Additionally, we have a recommendation for the NEA and the literary community. There is a national program currently underway called The Big Read, where groups around the country are reading American novels with hope of improving the overall situation. Though we applaud the attempt, we do not think the concentration on one or a very small set of books is the optimal approach.
Many people believe the root of the solution lies in getting our younger people to read more, particularly teenagers. No single book is the perfect book for everyone; there is a wide variety of tastes among us all. The important thing is that people read, not necessarily that they read a specific book, regardless of its acclaim. Imposing on younger people the requirement to read a book they do not like serves to de-motivate, and may instigate more damage than repair. The solution, we believe, is in offering a wide variety of material, and setting up the means of having the reading of the book fairly evaluated by a cognizant person or group.
It should also be noted that almost all of the Featured Books of The Big Read are classics and do not reflect the state of literary writing today in its contemporary form. We feel there is just as much, if not more, to gain from contemporary literary writing as there is with the classics.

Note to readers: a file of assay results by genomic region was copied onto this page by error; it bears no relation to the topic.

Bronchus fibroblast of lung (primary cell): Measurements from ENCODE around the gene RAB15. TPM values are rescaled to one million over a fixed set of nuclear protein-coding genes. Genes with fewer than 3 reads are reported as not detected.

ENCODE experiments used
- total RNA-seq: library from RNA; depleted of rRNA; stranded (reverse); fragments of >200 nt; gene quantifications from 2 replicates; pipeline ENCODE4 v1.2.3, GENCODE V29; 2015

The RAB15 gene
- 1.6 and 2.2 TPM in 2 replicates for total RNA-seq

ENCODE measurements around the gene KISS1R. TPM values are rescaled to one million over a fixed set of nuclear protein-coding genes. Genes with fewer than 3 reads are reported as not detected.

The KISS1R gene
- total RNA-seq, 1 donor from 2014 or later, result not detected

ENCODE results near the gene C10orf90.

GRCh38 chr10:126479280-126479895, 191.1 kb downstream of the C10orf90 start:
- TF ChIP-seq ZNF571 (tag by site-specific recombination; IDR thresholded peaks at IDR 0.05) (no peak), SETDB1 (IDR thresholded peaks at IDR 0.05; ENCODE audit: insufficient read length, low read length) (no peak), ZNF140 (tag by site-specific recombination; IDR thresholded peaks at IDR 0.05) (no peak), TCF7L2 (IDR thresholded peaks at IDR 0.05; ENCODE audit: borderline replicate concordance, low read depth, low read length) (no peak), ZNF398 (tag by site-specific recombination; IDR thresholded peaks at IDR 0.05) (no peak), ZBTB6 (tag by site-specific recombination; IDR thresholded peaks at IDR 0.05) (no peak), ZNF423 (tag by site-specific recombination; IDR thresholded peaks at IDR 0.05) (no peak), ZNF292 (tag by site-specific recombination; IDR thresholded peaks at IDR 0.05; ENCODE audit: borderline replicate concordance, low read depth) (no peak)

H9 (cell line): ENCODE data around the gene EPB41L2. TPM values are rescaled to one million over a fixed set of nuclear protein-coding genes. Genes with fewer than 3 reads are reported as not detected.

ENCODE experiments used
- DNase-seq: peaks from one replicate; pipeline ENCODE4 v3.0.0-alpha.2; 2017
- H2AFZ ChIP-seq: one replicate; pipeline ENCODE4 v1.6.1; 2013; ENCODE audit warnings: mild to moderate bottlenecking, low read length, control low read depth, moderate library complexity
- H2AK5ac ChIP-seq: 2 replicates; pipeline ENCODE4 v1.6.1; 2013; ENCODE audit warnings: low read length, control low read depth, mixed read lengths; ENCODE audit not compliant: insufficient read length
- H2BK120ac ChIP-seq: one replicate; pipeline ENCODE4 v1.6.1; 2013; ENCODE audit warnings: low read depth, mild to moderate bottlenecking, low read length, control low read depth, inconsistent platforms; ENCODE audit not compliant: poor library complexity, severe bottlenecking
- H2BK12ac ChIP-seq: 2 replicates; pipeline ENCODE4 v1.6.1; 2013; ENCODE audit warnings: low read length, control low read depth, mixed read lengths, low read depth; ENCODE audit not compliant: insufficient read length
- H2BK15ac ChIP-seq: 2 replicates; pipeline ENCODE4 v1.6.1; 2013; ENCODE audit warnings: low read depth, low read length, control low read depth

As part of The Big Read, we think it would be a good idea to promote literary magazines. These have a wide variety of writing styles and plots in a single issue, and readers could be given the suggestion of trying the first story/poem/essay, and stopping and moving on to the next if they do not like it. Chances are favorable that by the time the reader reaches the end of the issue, they would have settled on and read at least one piece. Though this would not constitute a book-length read, it is a start, and could serve to give the world more exposure into literary magazines—a seriously under-recognized source of literature.